According to the Centers for Disease Control and Prevention (CDC), 1.7 million people in the U.S. sustain a traumatic brain injury (TBI) every year. These injuries contribute to a third of the deaths caused by accidents and 75{f1f9f9c01afd80b5cbf5eb62b4dc52c71b03eb6f2de9df6e3a106729f0c3810b} of brain injuries are concussions.
Brain injuries can be caused by a number of incidents, including falls, sports activities, construction site accidents, motor vehicle accidents, pedestrian accidents, military combat, defective products, and assault.
Falls are the most common cause of brain injuries at 35.2{f1f9f9c01afd80b5cbf5eb62b4dc52c71b03eb6f2de9df6e3a106729f0c3810b}, while motor vehicle accidents cause 17.3{f1f9f9c01afd80b5cbf5eb62b4dc52c71b03eb6f2de9df6e3a106729f0c3810b}. Being struck by something – such as in sports activities or construction work – is responsible for 16.5{f1f9f9c01afd80b5cbf5eb62b4dc52c71b03eb6f2de9df6e3a106729f0c3810b} of brain injuries and assaults are responsible for 10{f1f9f9c01afd80b5cbf5eb62b4dc52c71b03eb6f2de9df6e3a106729f0c3810b}. All other causes are in the remaining 21{f1f9f9c01afd80b5cbf5eb62b4dc52c71b03eb6f2de9df6e3a106729f0c3810b}, according to the CDC.
Brain injuries are more likely to cause death in motor vehicle accidents than any other cause and TBIs from falls are more likely to happen in children under the age of 15 and adults over the age of 65.
Nevertheless, these injuries can strike anyone and they can be fatal. Actress Natasha Richardson died very quickly in 2009 at the age of 45 after sustaining a bump on the head when she fell while skiing in Quebec. She seemed fine at first and refused medical attention. But three hours later, she suffered pain and was soon in a vegetative state as a result of internal bleeding caused by the head trauma.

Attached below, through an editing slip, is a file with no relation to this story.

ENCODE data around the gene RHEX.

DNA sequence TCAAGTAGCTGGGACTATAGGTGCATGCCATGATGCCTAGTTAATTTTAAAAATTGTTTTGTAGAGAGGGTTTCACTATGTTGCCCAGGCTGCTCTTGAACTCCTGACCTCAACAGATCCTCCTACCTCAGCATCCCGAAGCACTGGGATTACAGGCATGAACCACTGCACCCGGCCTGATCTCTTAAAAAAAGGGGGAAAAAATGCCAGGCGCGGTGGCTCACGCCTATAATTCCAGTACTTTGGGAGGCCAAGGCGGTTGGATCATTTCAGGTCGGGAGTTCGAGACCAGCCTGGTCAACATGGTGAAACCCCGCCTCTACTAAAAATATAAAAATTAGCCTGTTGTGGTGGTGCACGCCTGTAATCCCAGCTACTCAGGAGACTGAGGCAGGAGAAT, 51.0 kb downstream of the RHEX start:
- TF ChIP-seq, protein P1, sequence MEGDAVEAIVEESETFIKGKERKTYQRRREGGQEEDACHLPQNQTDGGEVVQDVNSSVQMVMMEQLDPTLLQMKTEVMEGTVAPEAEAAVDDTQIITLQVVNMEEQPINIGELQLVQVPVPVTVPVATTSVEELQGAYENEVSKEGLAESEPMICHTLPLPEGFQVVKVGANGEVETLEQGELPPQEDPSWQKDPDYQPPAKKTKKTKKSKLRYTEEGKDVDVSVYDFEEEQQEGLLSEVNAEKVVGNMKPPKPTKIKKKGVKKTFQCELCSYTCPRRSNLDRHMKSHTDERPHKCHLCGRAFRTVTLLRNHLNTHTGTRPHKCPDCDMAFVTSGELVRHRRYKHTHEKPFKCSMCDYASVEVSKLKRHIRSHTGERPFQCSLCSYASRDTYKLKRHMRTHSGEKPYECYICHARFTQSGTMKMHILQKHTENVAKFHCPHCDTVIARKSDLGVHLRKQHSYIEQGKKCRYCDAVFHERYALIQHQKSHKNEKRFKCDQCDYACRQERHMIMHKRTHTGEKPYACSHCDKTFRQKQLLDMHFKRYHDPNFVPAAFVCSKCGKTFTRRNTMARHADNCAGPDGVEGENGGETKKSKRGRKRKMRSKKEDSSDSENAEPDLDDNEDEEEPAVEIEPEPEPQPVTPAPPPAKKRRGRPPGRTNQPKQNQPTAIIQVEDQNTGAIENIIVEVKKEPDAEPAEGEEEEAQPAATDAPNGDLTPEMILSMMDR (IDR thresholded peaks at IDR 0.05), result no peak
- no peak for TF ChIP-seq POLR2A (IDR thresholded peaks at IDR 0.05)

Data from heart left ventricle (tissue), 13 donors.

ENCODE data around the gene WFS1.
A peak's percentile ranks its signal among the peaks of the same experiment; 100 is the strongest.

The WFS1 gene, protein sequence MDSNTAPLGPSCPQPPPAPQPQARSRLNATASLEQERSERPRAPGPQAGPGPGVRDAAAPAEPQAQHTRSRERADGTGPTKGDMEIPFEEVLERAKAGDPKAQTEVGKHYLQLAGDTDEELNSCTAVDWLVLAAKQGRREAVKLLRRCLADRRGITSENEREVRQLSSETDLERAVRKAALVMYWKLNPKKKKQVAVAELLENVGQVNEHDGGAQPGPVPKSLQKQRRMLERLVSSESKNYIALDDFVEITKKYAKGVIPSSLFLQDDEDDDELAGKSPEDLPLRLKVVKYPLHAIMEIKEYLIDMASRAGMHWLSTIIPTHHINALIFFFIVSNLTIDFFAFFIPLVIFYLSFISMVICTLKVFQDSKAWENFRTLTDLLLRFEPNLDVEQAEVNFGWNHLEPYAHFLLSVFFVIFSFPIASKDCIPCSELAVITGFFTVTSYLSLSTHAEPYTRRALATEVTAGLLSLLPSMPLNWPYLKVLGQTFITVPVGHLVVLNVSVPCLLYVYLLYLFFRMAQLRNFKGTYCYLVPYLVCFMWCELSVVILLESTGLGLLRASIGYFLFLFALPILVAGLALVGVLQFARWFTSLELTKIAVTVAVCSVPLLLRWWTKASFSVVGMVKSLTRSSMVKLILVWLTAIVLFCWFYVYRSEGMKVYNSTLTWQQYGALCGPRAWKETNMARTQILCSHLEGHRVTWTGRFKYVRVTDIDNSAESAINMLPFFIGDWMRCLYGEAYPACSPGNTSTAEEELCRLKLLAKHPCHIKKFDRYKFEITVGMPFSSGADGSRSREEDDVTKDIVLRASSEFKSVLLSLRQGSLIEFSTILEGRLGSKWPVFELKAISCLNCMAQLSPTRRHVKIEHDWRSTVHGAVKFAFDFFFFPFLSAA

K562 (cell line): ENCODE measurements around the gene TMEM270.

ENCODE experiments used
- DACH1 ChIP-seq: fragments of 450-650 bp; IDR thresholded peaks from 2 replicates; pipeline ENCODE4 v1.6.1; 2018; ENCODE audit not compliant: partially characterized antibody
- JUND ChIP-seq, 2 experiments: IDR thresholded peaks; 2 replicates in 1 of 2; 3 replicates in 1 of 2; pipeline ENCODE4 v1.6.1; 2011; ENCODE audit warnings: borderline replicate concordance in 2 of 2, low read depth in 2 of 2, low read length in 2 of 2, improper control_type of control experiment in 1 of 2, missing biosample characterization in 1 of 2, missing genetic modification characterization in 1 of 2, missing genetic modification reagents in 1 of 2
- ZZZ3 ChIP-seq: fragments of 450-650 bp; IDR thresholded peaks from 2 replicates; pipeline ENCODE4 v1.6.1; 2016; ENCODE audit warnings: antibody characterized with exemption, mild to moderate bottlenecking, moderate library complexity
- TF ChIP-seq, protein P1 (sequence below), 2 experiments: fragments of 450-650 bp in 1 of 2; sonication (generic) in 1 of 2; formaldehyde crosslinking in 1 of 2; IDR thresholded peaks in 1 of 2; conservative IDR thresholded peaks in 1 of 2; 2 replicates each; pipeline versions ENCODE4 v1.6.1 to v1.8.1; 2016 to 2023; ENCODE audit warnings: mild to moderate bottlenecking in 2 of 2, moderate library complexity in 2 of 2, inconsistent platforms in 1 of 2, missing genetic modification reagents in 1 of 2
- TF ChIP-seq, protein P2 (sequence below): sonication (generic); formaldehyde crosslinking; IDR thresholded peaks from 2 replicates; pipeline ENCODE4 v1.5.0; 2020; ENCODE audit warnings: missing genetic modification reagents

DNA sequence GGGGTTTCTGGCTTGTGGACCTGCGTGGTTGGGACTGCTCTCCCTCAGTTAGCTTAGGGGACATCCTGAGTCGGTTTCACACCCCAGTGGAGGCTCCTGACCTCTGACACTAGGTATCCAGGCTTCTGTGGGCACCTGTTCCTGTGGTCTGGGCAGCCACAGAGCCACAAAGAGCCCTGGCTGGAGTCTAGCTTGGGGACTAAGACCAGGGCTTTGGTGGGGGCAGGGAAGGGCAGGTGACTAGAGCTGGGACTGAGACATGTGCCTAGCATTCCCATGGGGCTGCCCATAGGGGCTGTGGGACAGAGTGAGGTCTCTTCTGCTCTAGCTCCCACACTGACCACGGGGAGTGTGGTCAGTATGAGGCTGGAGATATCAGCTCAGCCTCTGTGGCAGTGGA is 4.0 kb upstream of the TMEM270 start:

When a brain injury is caused by someone else’s negligence, the injured party can file a lawsuit against the person or organization that is at fault.

The Problems of Proving Fault in a Brain Injury Case

In a lawsuit, the injured party is called the “plaintiff,” and the alleged responsible party is called the “defendant.” In order for the lawsuit to prevail, the defendant has to owe the plaintiff a “duty of care.” This means that the law required the defendant to be reasonably careful in a way that could have prevented the accident. The plaintiff then has to prove that the defendant failed in providing that “duty of care,” and that failure has to be shown to have caused the brain injury.
In Natasha Richardson’s case, for example, she was not wearing a helmet at the time of the accident. The ski resort claimed that it recommends helmet-wearing to all skiers, but there was no law in effect in Quebec that mandated the wearing of helmets. Therefore, it would have been difficult for Richardson’s family to prove fault on the part of the ski instructor or the ski resort.
Proving fault can be complex in a wide variety of personal injury cases, but it can be difficult just to prove that a brain injury occurred in the first place as some of these injuries do not show up on medical scans. The plaintiff may notice detrimental effects due to head trauma, but he or she must prove that those effects did not begin until after the accident. This can require testimony from others and an evaluation of school or work records.